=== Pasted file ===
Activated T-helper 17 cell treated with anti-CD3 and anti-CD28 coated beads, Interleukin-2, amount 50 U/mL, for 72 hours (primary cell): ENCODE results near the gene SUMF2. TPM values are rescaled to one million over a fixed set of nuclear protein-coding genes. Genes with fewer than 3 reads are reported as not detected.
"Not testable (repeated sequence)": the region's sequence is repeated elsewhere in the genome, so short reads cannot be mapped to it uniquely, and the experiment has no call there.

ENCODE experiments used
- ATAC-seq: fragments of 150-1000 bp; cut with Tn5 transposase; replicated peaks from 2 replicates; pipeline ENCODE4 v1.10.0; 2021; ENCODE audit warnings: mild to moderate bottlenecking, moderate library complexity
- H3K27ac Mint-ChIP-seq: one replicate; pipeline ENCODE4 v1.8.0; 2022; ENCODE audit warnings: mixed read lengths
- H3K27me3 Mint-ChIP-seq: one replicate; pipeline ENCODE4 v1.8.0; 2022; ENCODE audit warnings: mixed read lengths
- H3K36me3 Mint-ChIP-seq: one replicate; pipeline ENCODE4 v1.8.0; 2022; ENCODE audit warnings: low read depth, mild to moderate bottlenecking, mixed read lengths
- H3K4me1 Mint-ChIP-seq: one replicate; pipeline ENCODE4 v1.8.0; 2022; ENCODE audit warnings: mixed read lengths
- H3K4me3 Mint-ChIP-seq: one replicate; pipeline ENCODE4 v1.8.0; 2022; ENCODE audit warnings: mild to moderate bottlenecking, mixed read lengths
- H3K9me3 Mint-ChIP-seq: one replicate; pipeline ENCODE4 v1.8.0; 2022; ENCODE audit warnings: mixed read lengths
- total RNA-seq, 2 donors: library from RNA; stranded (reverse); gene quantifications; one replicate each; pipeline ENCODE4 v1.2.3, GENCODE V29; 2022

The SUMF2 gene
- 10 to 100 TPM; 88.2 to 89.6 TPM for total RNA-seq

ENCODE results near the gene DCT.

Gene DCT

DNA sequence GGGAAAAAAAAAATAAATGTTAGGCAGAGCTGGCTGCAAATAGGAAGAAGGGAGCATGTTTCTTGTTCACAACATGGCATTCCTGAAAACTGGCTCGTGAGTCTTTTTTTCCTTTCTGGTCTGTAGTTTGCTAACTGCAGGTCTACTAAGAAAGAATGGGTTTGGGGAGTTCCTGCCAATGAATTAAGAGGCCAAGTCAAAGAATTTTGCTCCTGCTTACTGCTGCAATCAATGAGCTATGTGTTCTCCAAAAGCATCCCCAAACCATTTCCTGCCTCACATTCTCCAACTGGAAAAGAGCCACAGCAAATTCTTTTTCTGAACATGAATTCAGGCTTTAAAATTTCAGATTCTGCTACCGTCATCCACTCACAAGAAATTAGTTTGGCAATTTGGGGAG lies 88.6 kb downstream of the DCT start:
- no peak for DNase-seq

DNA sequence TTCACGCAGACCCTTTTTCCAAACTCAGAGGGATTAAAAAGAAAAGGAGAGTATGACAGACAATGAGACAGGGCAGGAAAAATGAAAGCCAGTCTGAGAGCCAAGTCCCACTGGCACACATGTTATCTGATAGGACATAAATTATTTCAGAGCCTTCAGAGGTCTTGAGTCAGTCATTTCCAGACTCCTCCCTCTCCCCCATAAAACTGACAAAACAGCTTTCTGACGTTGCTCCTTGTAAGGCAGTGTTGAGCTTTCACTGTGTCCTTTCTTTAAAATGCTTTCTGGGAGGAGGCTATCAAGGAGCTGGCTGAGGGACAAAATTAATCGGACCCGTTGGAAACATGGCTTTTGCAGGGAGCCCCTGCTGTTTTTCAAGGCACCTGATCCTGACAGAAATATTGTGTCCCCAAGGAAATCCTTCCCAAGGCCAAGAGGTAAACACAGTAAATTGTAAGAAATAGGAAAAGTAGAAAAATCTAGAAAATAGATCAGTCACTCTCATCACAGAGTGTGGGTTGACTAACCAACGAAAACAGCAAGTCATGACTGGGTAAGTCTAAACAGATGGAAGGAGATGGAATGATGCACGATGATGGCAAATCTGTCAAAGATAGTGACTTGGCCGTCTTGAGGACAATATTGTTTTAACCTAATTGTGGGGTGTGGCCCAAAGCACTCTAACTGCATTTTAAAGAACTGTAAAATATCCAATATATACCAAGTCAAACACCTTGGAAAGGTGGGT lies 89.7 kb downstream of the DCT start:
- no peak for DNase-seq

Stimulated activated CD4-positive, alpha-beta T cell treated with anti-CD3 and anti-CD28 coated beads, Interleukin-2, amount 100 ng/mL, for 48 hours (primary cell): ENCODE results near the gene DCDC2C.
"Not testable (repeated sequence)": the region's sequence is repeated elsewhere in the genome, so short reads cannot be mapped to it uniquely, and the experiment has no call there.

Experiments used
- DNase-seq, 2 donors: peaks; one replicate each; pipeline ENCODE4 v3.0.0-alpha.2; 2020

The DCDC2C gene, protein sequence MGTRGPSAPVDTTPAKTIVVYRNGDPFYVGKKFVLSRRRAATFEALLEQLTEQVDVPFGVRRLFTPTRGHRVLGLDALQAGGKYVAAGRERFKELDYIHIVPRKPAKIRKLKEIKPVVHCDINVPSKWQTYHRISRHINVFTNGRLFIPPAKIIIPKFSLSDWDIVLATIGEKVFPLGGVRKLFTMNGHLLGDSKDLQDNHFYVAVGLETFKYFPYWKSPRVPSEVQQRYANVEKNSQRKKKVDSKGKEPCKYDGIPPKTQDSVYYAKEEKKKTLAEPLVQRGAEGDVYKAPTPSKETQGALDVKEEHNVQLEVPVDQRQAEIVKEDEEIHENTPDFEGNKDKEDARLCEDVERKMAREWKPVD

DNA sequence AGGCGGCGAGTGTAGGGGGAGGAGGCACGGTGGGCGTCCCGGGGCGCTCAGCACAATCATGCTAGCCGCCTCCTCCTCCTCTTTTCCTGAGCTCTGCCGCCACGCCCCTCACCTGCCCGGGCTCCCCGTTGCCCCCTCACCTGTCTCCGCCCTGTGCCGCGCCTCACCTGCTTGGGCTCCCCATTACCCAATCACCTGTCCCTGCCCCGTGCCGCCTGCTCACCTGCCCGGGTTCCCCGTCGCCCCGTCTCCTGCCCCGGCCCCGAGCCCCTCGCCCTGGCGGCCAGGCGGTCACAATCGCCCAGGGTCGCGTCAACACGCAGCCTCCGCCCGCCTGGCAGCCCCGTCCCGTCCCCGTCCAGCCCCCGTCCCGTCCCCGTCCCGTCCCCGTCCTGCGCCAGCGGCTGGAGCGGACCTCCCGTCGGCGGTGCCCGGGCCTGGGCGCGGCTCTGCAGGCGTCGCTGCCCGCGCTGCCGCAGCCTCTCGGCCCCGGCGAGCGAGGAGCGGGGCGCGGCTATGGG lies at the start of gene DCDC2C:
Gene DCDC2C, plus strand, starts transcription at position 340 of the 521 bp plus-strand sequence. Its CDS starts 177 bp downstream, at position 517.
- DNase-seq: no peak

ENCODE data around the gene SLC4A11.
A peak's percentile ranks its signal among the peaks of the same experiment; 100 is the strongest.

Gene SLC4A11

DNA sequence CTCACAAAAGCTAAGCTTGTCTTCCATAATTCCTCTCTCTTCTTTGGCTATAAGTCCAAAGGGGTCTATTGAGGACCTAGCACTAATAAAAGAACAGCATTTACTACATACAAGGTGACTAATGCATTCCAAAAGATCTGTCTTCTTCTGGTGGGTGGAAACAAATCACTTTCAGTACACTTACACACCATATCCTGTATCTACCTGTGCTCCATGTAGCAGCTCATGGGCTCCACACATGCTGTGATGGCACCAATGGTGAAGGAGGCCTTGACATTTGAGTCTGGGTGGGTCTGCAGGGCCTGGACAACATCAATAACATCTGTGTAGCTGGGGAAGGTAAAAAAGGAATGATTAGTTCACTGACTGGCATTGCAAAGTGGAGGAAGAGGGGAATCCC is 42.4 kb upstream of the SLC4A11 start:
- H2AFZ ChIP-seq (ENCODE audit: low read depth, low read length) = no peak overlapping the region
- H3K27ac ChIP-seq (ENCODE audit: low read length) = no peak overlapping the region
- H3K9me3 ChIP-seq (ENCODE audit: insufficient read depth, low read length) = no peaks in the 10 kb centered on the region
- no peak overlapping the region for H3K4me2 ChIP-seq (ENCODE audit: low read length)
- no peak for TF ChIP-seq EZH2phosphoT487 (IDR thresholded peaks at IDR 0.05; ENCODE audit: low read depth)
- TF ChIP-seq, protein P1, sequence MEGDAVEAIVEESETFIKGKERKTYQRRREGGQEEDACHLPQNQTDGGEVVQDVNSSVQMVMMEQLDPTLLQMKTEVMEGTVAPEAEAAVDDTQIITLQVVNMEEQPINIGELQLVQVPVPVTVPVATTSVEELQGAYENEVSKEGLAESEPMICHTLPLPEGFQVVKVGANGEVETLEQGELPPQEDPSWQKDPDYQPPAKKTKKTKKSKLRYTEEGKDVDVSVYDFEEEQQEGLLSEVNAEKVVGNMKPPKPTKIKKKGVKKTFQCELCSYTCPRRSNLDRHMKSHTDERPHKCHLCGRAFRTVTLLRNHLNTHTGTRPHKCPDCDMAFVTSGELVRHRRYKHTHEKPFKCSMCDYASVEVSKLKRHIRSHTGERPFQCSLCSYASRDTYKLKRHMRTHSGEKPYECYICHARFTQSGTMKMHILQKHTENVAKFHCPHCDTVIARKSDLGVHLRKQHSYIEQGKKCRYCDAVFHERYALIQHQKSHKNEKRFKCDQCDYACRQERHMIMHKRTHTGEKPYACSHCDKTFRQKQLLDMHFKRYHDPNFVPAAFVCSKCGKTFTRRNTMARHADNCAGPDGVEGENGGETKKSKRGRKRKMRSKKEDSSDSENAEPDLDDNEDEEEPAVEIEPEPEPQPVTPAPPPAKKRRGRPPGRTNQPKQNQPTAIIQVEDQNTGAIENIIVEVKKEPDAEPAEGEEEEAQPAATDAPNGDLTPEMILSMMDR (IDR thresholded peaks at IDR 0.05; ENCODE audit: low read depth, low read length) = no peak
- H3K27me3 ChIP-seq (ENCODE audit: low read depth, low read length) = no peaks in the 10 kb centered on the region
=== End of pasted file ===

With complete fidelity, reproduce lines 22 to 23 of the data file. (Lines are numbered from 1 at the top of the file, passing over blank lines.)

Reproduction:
Experiments used
- DNase-seq, 2 donors: peaks; one replicate each; pipeline ENCODE4 v3.0.0-alpha.2; 2020